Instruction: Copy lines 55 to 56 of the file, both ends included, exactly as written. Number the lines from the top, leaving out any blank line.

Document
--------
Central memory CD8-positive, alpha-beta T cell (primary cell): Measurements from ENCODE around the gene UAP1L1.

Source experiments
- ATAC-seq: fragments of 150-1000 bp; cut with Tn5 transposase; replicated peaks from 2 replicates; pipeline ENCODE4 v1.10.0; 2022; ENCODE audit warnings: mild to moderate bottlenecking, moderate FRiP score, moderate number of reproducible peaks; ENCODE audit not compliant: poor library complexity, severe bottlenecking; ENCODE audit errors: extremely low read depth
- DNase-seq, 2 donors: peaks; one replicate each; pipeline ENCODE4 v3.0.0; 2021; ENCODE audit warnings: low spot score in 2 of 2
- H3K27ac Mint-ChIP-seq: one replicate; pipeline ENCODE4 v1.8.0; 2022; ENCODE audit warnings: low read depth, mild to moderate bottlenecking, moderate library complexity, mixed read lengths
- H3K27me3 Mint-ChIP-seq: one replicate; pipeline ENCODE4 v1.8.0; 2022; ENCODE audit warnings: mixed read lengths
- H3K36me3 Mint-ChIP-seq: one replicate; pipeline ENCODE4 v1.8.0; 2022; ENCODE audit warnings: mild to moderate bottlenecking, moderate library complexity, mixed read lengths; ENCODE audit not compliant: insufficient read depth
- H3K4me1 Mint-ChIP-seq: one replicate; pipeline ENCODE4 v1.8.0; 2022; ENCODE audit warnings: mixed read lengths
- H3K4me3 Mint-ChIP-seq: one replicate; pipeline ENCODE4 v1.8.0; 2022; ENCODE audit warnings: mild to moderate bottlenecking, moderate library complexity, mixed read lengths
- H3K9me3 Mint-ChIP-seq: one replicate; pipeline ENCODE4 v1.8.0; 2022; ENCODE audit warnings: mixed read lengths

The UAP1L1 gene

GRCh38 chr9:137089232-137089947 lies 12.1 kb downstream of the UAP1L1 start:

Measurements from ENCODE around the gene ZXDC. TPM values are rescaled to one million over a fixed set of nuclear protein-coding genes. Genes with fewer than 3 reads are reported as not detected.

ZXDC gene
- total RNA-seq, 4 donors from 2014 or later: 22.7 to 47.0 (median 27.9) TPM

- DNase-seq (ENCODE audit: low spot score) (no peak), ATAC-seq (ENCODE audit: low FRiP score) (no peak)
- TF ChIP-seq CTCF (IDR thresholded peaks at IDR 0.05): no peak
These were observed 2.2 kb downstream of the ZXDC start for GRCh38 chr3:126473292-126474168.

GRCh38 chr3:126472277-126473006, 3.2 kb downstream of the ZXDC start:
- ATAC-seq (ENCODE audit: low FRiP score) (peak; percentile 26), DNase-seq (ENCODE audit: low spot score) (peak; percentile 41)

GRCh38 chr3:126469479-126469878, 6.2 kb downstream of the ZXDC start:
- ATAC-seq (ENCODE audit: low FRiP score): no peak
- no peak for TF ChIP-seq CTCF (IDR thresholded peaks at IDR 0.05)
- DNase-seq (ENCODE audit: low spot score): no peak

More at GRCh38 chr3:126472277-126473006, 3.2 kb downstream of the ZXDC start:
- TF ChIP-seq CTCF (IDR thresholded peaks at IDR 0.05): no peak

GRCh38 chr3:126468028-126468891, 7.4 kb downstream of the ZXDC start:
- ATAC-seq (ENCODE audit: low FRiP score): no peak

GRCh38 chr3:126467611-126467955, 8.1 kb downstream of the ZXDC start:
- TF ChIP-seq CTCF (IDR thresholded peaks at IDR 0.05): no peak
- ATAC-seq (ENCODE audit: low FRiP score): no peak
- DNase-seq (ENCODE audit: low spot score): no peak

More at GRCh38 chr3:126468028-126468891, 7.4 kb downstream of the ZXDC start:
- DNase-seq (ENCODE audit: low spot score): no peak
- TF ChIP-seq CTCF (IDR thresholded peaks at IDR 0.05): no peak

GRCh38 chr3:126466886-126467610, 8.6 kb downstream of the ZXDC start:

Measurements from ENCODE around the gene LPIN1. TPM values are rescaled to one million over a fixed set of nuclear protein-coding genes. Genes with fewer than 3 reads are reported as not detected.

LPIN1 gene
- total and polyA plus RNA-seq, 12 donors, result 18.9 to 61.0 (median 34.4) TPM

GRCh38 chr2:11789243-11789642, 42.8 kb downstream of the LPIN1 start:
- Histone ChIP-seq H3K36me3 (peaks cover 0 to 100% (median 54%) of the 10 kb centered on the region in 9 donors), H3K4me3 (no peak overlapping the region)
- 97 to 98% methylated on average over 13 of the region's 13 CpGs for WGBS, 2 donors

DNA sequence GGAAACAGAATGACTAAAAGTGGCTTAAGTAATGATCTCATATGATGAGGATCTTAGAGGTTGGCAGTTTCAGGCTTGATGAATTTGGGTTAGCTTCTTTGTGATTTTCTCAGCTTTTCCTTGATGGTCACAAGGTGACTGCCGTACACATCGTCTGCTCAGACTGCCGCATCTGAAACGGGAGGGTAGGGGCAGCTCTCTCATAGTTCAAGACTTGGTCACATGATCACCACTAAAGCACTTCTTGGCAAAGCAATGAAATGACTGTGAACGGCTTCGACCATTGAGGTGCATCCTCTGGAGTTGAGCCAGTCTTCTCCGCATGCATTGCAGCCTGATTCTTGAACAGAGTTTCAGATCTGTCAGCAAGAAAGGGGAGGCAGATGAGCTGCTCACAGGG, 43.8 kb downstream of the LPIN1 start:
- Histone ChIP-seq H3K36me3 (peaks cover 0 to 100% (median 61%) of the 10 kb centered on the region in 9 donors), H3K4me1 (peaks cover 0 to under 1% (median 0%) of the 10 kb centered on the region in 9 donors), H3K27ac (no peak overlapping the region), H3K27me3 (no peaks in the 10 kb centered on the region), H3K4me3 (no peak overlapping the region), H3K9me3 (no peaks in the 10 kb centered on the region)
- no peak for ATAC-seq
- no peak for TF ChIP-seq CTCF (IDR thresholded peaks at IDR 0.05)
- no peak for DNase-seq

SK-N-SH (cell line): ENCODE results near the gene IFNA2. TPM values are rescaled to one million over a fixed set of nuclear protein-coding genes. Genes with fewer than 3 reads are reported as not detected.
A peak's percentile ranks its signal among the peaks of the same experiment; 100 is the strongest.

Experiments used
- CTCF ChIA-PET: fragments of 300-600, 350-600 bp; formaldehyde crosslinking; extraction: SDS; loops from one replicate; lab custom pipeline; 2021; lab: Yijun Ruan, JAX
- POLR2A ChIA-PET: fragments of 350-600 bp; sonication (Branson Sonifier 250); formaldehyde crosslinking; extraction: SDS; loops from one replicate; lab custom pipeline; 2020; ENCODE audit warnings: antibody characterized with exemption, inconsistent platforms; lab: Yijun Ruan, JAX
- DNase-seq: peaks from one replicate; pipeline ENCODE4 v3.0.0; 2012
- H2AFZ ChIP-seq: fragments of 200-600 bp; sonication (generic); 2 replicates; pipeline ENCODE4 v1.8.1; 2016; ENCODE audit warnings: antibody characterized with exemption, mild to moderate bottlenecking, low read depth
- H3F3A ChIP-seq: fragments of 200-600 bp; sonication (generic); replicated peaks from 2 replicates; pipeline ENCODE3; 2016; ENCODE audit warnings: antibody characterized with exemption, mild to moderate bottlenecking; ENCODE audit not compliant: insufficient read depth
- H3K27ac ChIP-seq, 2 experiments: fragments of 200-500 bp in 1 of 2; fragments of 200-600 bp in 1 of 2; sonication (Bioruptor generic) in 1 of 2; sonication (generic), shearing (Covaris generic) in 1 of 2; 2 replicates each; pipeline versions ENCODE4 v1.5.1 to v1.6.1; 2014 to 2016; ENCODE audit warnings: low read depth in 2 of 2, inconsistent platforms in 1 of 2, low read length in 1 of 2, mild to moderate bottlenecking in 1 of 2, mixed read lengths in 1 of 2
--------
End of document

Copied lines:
- H3F3A ChIP-seq: fragments of 200-600 bp; sonication (generic); replicated peaks from 2 replicates; pipeline ENCODE3; 2016; ENCODE audit warnings: antibody characterized with exemption, mild to moderate bottlenecking; ENCODE audit not compliant: insufficient read depth
- H3K27ac ChIP-seq, 2 experiments: fragments of 200-500 bp in 1 of 2; fragments of 200-600 bp in 1 of 2; sonication (Bioruptor generic) in 1 of 2; sonication (generic), shearing (Covaris generic) in 1 of 2; 2 replicates each; pipeline versions ENCODE4 v1.5.1 to v1.6.1; 2014 to 2016; ENCODE audit warnings: low read depth in 2 of 2, inconsistent platforms in 1 of 2, low read length in 1 of 2, mild to moderate bottlenecking in 1 of 2, mixed read lengths in 1 of 2